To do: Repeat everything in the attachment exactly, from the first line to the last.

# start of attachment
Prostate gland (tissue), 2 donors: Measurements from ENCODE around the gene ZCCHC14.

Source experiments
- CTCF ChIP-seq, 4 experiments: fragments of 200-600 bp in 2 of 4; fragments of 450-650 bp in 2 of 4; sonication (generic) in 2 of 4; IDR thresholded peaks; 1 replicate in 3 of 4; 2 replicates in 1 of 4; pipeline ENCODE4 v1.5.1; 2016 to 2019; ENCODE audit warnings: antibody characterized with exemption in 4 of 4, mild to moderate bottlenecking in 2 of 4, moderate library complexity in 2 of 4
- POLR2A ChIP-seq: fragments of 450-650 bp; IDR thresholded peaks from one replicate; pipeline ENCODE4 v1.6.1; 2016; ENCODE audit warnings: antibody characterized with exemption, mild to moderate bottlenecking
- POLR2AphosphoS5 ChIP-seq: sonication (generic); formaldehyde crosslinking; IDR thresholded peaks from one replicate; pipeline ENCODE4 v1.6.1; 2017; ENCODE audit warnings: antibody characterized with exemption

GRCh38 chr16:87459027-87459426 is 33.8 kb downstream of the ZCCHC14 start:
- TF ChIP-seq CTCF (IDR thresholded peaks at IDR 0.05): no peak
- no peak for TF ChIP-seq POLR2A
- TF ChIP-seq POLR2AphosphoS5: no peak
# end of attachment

Prostate gland (tissue), 2 donors: Measurements from ENCODE around the gene ZCCHC14.

Source experiments
- CTCF ChIP-seq, 4 experiments: fragments of 200-600 bp in 2 of 4; fragments of 450-650 bp in 2 of 4; sonication (generic) in 2 of 4; IDR thresholded peaks; 1 replicate in 3 of 4; 2 replicates in 1 of 4; pipeline ENCODE4 v1.5.1; 2016 to 2019; ENCODE audit warnings: antibody characterized with exemption in 4 of 4, mild to moderate bottlenecking in 2 of 4, moderate library complexity in 2 of 4
- POLR2A ChIP-seq: fragments of 450-650 bp; IDR thresholded peaks from one replicate; pipeline ENCODE4 v1.6.1; 2016; ENCODE audit warnings: antibody characterized with exemption, mild to moderate bottlenecking
- POLR2AphosphoS5 ChIP-seq: sonication (generic); formaldehyde crosslinking; IDR thresholded peaks from one replicate; pipeline ENCODE4 v1.6.1; 2017; ENCODE audit warnings: antibody characterized with exemption

GRCh38 chr16:87459027-87459426 is 33.8 kb downstream of the ZCCHC14 start:
- TF ChIP-seq CTCF (IDR thresholded peaks at IDR 0.05): no peak
- no peak for TF ChIP-seq POLR2A
- TF ChIP-seq POLR2AphosphoS5: no peak